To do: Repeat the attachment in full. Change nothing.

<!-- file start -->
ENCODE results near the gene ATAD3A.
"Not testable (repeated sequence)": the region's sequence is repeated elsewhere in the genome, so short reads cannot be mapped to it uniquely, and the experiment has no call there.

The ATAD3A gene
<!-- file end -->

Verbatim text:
ENCODE results near the gene ATAD3A.
"Not testable (repeated sequence)": the region's sequence is repeated elsewhere in the genome, so short reads cannot be mapped to it uniquely, and the experiment has no call there.

The ATAD3A gene